1385. Differential Patterns of Referral to Neurosurgery: A Comparison of Allopathic Physicians, Osteopathic Physicians, Nurse Practitioners, Physician Assistants, and Chiropractors
Award: First Place Socioeconomic Eposter Award
Authors: Aaron Gelinne, BS; Raj Thakrar, MD; Bruce Tranmer, MD; Susan Durham, MD; Ryan Jewell, MD; Paul Penar, MD; Scott Lollis, MD (South Burlington, VT)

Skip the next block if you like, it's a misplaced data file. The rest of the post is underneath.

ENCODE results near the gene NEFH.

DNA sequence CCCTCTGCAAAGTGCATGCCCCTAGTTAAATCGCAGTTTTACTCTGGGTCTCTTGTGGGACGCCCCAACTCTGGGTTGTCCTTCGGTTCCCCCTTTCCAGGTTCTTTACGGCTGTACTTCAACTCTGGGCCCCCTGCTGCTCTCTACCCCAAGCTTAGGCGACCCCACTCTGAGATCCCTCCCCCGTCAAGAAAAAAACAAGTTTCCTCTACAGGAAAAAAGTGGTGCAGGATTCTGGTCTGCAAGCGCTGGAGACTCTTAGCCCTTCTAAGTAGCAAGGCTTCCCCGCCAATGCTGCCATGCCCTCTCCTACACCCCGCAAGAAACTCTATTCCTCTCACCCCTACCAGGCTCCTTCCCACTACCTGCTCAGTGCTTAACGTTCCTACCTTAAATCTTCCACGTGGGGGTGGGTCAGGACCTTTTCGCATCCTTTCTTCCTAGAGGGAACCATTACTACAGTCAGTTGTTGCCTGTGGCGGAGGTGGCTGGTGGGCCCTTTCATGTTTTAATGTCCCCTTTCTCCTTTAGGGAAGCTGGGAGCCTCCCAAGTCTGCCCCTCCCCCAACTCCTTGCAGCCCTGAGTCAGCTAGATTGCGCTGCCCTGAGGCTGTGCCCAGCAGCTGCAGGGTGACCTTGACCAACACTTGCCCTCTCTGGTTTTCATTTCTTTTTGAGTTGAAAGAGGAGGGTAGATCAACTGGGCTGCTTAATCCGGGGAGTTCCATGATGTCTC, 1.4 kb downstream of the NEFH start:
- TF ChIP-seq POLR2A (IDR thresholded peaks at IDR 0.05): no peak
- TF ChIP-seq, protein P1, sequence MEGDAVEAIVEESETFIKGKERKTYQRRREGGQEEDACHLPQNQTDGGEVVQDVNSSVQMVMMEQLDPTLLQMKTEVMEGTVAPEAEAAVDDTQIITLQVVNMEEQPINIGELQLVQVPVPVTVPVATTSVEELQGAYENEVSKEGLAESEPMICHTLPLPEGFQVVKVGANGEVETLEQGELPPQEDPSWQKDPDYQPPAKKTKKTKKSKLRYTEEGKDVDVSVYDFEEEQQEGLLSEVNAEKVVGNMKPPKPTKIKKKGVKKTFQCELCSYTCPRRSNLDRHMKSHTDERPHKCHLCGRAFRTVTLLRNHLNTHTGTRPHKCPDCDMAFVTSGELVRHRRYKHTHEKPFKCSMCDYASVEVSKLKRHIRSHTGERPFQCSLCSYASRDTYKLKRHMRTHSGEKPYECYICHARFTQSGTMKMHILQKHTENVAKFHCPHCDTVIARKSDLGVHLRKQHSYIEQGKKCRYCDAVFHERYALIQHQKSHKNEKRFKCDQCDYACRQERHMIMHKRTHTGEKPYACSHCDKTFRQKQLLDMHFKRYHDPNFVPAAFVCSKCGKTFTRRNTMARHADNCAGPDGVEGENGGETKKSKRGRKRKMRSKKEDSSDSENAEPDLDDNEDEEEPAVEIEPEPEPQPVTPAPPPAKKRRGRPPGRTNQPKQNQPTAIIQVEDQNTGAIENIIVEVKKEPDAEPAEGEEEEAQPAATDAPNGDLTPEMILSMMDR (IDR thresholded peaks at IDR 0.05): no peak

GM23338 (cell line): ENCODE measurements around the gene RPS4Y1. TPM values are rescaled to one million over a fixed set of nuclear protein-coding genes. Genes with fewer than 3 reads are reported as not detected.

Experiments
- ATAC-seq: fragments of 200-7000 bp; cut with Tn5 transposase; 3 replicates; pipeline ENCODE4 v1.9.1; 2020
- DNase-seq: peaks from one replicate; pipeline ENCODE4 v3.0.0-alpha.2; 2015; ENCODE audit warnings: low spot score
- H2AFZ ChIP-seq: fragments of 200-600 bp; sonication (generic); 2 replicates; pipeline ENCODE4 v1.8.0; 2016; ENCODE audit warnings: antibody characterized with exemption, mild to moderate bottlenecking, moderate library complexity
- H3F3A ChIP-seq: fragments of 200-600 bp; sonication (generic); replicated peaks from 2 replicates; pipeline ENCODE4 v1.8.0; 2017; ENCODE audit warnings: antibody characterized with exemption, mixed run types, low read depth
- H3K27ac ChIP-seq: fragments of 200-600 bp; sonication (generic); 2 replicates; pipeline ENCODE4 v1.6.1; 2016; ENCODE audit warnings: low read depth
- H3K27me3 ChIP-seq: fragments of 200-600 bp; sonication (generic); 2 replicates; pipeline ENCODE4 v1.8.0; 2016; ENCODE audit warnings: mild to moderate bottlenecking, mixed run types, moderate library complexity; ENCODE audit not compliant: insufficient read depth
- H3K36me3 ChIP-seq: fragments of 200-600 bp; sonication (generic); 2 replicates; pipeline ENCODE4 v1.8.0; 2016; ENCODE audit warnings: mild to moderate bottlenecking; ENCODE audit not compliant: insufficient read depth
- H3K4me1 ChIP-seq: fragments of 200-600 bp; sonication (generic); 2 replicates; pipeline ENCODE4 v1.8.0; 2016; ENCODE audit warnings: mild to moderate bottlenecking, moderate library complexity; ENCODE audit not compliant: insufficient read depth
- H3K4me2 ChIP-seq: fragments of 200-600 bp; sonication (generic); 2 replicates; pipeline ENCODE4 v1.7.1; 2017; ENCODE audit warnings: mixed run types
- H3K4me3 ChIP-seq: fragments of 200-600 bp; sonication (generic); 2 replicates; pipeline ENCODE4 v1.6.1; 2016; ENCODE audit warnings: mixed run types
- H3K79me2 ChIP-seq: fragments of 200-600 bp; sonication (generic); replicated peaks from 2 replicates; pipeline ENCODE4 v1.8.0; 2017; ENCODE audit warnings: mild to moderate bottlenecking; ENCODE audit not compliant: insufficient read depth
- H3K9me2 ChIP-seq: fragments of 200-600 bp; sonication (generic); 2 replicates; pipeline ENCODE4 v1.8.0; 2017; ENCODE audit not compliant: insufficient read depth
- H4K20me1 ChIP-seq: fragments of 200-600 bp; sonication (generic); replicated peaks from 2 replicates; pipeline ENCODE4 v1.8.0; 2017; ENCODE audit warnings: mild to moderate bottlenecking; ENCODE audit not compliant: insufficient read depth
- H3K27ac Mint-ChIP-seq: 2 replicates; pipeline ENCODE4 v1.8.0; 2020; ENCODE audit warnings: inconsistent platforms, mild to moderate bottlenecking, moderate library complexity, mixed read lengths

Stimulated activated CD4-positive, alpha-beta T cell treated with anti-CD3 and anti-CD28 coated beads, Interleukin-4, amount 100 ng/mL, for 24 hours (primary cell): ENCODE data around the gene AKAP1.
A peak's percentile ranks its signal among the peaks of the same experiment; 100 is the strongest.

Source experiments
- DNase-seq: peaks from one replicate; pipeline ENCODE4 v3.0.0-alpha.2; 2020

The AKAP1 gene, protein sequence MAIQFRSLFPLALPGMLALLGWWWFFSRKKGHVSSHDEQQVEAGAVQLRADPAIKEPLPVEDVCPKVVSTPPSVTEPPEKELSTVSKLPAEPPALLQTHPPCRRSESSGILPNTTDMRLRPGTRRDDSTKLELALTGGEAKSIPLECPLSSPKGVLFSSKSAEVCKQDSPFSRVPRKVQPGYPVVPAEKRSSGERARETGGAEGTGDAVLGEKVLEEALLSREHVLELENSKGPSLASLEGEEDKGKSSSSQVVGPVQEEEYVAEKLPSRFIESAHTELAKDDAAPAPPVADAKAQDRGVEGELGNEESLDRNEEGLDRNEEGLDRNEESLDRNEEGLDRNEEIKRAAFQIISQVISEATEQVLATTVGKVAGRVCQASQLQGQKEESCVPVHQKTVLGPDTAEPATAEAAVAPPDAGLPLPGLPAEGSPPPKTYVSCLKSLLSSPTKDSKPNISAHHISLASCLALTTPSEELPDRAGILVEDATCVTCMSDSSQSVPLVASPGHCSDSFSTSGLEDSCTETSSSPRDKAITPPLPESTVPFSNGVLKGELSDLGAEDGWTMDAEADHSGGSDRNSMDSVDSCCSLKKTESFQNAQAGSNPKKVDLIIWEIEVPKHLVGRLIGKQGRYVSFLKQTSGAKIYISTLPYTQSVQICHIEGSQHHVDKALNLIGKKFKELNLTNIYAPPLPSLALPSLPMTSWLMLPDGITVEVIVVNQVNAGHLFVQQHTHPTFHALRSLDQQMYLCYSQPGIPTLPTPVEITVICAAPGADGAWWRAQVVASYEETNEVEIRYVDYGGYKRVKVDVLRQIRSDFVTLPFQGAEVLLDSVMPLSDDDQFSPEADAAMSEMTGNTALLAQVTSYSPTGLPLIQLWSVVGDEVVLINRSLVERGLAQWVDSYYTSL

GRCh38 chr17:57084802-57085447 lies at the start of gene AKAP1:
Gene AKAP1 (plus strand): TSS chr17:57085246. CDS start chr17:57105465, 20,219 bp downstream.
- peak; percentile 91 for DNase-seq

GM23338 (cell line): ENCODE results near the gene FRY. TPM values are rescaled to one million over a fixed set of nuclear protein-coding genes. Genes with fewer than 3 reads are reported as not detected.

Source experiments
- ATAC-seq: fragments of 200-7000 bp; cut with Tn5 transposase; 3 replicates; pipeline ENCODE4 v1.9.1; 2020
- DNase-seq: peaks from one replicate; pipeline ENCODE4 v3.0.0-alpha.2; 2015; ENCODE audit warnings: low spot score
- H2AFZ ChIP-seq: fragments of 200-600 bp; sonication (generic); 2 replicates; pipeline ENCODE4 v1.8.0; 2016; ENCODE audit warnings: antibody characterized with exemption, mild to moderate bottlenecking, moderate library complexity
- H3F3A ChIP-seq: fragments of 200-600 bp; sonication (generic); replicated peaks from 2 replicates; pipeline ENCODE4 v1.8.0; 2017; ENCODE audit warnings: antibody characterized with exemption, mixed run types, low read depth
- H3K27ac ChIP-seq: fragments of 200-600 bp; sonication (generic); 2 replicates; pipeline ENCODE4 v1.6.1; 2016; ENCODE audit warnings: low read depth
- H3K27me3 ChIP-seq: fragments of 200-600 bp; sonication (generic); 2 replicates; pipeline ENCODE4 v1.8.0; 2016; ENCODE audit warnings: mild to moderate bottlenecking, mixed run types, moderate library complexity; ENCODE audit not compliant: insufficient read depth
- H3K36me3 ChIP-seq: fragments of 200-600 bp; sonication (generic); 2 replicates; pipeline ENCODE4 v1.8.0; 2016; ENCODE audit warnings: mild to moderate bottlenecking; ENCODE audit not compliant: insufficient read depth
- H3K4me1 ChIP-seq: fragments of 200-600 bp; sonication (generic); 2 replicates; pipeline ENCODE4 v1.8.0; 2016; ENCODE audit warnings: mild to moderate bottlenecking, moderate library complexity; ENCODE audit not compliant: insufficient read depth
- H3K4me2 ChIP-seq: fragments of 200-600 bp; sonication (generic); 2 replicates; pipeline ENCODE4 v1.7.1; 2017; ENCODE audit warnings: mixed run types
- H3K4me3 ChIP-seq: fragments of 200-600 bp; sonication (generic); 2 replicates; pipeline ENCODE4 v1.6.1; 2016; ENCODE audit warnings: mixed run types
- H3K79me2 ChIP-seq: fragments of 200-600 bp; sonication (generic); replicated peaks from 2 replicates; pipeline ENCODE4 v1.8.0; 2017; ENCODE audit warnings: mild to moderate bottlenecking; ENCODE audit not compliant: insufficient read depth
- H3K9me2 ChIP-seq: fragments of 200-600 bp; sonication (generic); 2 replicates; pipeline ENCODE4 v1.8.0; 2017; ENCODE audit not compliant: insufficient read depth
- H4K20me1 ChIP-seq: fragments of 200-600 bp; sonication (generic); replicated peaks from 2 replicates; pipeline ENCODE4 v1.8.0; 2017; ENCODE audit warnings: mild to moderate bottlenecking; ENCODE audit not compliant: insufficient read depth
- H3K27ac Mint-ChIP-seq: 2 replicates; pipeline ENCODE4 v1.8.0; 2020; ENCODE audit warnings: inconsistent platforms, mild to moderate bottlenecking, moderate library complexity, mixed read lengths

Introduction: Rising cost and limited resources remain major challenges to U.S. health care and neurosurgery in particular. To ensure an efficient and cost-effective health care system, it is important that referrals to neurosurgery clinics are appropriate, and that referred patients have a reasonably high probability of requiring surgical intervention or, at a minimum, ongoing neurosurgical follow-up. This retrospective study tests the null hypothesis that the probability of a referred patient requiring surgery is independent of referring provider credentials and referring service specialty. Methods: A database of all patients referred to the neurosurgery clinic from 2015 through 2018 (n=5677) was reviewed; the database included referring provider, referring provider specialty, number of subsequent clinic visits, and outcome of surgery or no surgery. Associations between categorical variables were tested using a chi-squared analysis with post-hoc relative risk (RR) calculations and binary logistical regression. Results: Compared to patients referred by allopathic physicians, patients referred by osteopathic physicians (RR .63, 95% CI .48-.84), and those referred by nurse practitioners (RR .66, 95%, CI .51-.86) were significantly less likely to require surgery. Probability of surgical intervention also varied by referrer specialty. Patients referred by neurologists required surgery 35% of the time, while patients referred by family practitioners required surgery 19% of the time and patients referred by pediatricians required surgery only 7% of the time (p<0.01). Binary logistic regression revealed that referrals from nurse practitioners and osteopathic physicians were independently associated with a decreased probability of surgical intervention. Conclusion: Our data strengthens the concept of having interdisciplinary teams led by physicians at the primary care level to ensure appropriate referrals. Training and adherence to guidelines must continually be reinforced in order to prevent the unnecessary referral of patients.